The Power Of One In SellingPosted on October 13th, 2014
If you’re like most people, you target your sales efforts on the relevant departmental manager: head of IT, head of manufacturing, head of finance. However, if one of these managers has a proposal that requires funding, who is their only source of funds?
To get funding or sign-off for your proposal, your customer must create what is essentially an investment proposal. She invites her Tier One manager to fund her in return for growing those funds at a rate greater than or equal to the minimum threshold of what is acceptable. In practice, this means that your customer must be skilled at selling financial performance, not just operating performance, to her boss.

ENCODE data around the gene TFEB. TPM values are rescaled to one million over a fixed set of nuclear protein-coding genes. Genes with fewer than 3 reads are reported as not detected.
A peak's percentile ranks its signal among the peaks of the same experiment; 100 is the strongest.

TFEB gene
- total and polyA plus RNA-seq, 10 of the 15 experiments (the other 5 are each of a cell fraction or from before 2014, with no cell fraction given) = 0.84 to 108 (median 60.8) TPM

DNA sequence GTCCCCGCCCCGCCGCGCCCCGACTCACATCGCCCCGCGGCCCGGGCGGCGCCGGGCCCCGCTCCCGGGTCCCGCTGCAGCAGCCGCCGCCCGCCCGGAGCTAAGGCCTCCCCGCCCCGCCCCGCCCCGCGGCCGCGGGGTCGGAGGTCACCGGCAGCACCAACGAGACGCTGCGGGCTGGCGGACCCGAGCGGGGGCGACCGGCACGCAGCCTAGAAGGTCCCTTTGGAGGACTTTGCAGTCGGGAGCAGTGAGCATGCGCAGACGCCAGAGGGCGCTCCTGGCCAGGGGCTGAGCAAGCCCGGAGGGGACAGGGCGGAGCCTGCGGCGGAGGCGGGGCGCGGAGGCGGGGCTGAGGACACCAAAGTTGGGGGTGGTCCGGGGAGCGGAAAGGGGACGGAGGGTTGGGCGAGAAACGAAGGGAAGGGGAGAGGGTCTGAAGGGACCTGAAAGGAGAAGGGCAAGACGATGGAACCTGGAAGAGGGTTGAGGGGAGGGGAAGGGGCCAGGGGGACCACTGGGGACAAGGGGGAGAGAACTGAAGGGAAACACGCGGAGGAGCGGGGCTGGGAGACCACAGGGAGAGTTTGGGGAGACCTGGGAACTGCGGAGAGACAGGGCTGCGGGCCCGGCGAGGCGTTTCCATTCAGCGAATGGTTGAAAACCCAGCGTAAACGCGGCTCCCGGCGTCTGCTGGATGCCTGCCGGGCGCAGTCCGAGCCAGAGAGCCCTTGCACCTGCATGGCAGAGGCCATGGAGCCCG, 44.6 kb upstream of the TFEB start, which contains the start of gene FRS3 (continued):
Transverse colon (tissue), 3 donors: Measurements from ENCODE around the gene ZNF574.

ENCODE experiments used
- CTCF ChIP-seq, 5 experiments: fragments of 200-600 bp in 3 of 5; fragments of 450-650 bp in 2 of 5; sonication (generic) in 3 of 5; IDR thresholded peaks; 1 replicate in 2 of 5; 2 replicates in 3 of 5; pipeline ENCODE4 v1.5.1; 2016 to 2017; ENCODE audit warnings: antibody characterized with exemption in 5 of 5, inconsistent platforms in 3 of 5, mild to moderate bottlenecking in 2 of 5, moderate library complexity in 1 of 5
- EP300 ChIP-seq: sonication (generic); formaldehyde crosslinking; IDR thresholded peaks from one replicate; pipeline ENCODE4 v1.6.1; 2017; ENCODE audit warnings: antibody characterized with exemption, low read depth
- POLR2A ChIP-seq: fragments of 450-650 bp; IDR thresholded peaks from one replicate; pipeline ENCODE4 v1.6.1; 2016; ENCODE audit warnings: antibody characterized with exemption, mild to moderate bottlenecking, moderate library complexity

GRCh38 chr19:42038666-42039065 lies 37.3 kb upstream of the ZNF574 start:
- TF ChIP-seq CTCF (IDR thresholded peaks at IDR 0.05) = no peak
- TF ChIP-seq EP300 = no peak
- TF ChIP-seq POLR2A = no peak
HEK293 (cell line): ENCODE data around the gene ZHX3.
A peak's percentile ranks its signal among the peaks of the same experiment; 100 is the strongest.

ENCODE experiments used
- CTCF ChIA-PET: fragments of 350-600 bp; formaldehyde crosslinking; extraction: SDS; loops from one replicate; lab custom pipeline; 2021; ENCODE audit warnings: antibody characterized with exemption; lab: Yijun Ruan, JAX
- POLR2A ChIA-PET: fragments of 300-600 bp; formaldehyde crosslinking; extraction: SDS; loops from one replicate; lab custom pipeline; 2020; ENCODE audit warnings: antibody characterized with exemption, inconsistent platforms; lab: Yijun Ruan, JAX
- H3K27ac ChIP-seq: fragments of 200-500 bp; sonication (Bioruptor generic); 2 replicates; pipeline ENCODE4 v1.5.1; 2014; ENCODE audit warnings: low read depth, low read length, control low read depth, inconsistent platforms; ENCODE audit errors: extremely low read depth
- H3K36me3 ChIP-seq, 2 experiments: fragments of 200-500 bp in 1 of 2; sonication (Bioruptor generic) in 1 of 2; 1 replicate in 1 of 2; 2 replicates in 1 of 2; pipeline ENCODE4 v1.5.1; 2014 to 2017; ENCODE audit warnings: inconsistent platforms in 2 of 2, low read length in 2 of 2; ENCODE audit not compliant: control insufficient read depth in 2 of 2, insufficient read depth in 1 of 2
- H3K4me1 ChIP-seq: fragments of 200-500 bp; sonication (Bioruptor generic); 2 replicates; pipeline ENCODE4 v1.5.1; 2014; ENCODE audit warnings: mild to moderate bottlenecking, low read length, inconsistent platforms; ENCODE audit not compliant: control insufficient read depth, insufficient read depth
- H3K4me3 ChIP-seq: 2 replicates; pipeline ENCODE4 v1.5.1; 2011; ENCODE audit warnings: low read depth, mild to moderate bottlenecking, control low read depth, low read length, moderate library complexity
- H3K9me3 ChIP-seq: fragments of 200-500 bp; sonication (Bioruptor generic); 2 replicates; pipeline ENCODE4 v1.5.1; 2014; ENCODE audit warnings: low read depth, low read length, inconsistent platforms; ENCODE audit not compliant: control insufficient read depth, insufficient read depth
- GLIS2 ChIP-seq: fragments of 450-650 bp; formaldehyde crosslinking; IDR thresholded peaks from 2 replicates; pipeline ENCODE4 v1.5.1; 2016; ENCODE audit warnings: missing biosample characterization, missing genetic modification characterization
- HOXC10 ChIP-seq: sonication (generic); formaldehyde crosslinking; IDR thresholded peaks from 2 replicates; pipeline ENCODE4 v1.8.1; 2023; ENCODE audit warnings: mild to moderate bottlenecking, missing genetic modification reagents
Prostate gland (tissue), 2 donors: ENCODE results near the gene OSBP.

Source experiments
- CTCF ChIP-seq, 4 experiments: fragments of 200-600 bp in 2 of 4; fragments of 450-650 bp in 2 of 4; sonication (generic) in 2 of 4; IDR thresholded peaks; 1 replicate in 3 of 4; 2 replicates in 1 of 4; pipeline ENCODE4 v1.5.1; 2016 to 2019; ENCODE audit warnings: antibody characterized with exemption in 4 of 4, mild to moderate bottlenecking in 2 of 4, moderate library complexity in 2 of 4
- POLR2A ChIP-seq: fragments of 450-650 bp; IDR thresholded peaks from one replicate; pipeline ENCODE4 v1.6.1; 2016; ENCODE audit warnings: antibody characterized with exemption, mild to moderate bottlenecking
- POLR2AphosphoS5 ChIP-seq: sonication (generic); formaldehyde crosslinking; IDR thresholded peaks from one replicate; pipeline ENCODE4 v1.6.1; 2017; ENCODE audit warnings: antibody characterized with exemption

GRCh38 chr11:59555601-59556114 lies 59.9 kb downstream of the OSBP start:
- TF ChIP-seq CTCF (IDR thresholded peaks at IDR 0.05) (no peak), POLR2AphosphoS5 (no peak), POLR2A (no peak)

That’s something I can sell
Your task is to help her put this proposal together. You want her reaction to be, ‘That’s something I can sell upstairs.’ Working with your customer to put together the financial case for going ahead is the supreme act of partnership. You are selling with her not to her.
You are probably thinking that’s easier said than done. Major account selling isn’t easy, but hang in there, there’s always a way.
The power of one
What follows is one of our all-time favourite sales training tips for hooking the customer’s initial interest in the major sale. It’s called the power of one. You say to the customer:
■ ‘Let’s assume we can increase your sales by 1 per cent’
■ ‘Let’s assume we can reduce your costs in this area by 1 per cent’
■ ‘Let’s assume that as a result of this your team will effectively gain one more day each month’
One has the power of credibility. Most customers will readily agree that they can improve performance, reduce costs or increase profits by 1 per cent. It grabs their attention. It allows you to talk numbers immediately. If you can make your case assuming only a 1 per cent improvement, it’s highly persuasive.